canada africa partner reservation Private investment fuels a race for nuclear fusion energy in the US

Private investment fuels a race for nuclear fusion energy in the US

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WASHINGTON:

Spurred by major technological advances and massive private investment, the United States’ nuclear fusion sector could be producing electricity within a decade, industry players say.

This process, which powers the sun, involves two atomic nuclei coming together and releasing enormous amounts of energy. But private companies on Earth also hope that decades of research could eventually culminate in connecting fusion power plants to the electricity grid in the 2030s.

The excitement comes amid an influx of cash: In two years, the private sector has more than doubled its investments, reaching a total of $5.9 billion by the end of 2023, compared to just $271 million from the public sector.

Read: US envoy Kerry launches international nuclear fusion plan at COP28

Part of the hype stems from what experts see as an impending tipping point, where theoretical science will soon become reality.

“It’s not just about doing science, it’s actually about delivering products,” says Dennis Whyte of the Massachusetts Institute of Technology.

About two-thirds of start-ups from different countries surveyed by the Fusion Industry Association (FIA) see the first fusion power plant being connected to the electricity grid by 2035 at the latest.

Last year, Washington State-based fusion energy startup Helion Energy even signed an agreement with Microsoft for 50 megawatts (MW) of capacity to be operational by 2029.

“Remarkable things have happened in recent years,” said Pravesh Patel of the start-up Focused Energy at the CERAWeek energy conference.

“It’s like the first time the Wright brothers took off the ground,” he said, referring to the very first powered airplane flight in 1903. “People can see that it’s possible. It’s no longer theoretical.”

Major recent milestones include an experiment at Lawrence Livermore National Laboratory (LLNL) in California in December 2022, which released more energy from the fusion than was used to produce it.

Fusion consists of joining two atomic nuclei derived from hydrogen, usually deuterium and tritium, in a confined space, at a heat of more than 100 million degrees Celsius.

Together they form a helium core and release neutrons, which bombard the reactor walls and raise their temperature.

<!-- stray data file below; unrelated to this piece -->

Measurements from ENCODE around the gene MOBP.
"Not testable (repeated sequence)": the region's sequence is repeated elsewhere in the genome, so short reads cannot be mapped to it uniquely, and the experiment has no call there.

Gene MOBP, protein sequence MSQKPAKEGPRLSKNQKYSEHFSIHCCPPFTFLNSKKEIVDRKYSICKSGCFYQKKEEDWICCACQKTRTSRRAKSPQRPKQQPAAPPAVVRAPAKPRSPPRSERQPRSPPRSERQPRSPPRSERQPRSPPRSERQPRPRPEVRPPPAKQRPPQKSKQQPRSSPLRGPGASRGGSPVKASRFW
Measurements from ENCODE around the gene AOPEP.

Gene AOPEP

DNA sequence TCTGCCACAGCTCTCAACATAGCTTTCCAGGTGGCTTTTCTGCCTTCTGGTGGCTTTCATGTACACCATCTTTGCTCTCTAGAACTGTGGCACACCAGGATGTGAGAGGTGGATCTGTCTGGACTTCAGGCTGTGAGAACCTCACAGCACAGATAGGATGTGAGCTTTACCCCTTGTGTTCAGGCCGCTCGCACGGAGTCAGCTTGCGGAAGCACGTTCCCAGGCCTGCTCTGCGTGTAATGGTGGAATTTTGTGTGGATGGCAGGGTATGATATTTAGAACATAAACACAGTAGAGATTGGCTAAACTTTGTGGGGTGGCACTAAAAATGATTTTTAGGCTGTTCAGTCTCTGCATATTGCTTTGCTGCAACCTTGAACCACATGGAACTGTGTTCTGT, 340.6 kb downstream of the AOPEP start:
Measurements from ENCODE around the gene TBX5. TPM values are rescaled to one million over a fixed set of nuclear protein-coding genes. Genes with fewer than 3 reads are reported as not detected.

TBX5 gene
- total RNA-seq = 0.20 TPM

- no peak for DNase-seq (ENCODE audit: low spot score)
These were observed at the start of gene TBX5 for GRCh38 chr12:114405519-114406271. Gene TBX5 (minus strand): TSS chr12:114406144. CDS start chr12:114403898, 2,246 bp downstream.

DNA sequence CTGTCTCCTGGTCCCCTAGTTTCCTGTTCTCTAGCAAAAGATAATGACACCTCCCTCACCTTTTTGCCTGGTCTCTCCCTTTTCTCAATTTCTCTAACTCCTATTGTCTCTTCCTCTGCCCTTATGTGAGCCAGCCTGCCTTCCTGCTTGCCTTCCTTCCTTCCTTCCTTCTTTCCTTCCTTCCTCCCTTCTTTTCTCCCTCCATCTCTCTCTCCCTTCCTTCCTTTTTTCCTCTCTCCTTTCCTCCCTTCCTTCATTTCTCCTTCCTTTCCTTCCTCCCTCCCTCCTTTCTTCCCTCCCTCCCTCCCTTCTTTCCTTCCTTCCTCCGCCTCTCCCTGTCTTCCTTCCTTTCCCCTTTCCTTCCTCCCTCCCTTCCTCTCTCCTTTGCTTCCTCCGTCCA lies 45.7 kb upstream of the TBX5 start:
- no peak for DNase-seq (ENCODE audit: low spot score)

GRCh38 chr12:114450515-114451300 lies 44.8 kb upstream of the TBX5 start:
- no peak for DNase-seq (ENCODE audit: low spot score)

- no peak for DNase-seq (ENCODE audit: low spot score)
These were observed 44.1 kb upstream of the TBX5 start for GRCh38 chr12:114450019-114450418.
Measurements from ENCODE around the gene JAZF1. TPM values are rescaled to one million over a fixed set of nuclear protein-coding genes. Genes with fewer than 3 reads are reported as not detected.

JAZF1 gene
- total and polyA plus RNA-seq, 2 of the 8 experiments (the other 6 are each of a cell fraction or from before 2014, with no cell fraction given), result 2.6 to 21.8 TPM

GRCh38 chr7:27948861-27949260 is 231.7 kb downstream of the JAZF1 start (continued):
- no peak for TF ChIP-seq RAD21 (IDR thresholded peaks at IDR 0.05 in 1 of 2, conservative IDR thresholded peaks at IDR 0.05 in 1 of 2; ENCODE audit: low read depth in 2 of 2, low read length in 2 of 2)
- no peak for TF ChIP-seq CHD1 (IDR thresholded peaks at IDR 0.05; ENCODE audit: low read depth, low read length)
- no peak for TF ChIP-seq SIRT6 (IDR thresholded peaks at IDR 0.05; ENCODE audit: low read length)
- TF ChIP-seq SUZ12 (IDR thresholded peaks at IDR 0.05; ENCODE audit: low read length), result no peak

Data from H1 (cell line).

This heat is then converted into electricity via steam that is created when water comes into contact with the outside of the reactor.

Fusion has the advantage of being emission-free. It also produces less waste than its fission cousin and cannot cause a radiation disaster.

Most startups have opted for the magnetic confinement technology used in the tokamak, the best-known reactor model. This differs from the inertial confinement method chosen by LLNL, which uses lasers.

Helion, on the other hand, recovers energy directly from the reactor, without using steam, and the process produces fewer neutrons, reducing projections on the walls and their erosion.

Such methods “provide an advantage in achieving commercialization,” a Helion spokesperson said.

Until recently, the economic viability of nuclear fusion seemed uncertain, because magnetic confinement required the manufacture of giant magnets.

But recently published studies by researchers at MIT and start-up Commonwealth Fusion Systems have shown that fusion is possible with much smaller magnets than originally thought.

“Overnight, the cost per watt has been divided by 40,” Whyte told MIT News. “Now fusion has the opportunity” to become a reality in energy supply, he said.

With $2 billion in private capital, Commonwealth is by far the company that has raised the most money in the sector. The country plans to activate its demonstration reactor SPARC next year and open its first power plant in early 2030.

Many uncertainties remain, but if Commonwealth and Helion are successful, the United States could become the first country to produce commercial electricity through fusion, a step that no other country is aiming for before 2035 at best.

“The Commonwealth is a great example of what you can do, and how fast you can go, when you have this commercial incentive in the private sector versus in the public sector,” Patel said.

“The US has a particularly strong track record in this area,” Whyte said, noting that university labs can translate research into products – often more smoothly than labs in other countries – and that there is also a strong venture capital sector to support research make it possible. start-ups get off the ground.

From the semiconductor revolution to the Internet, “the US has won these kinds of races,” Whyte said.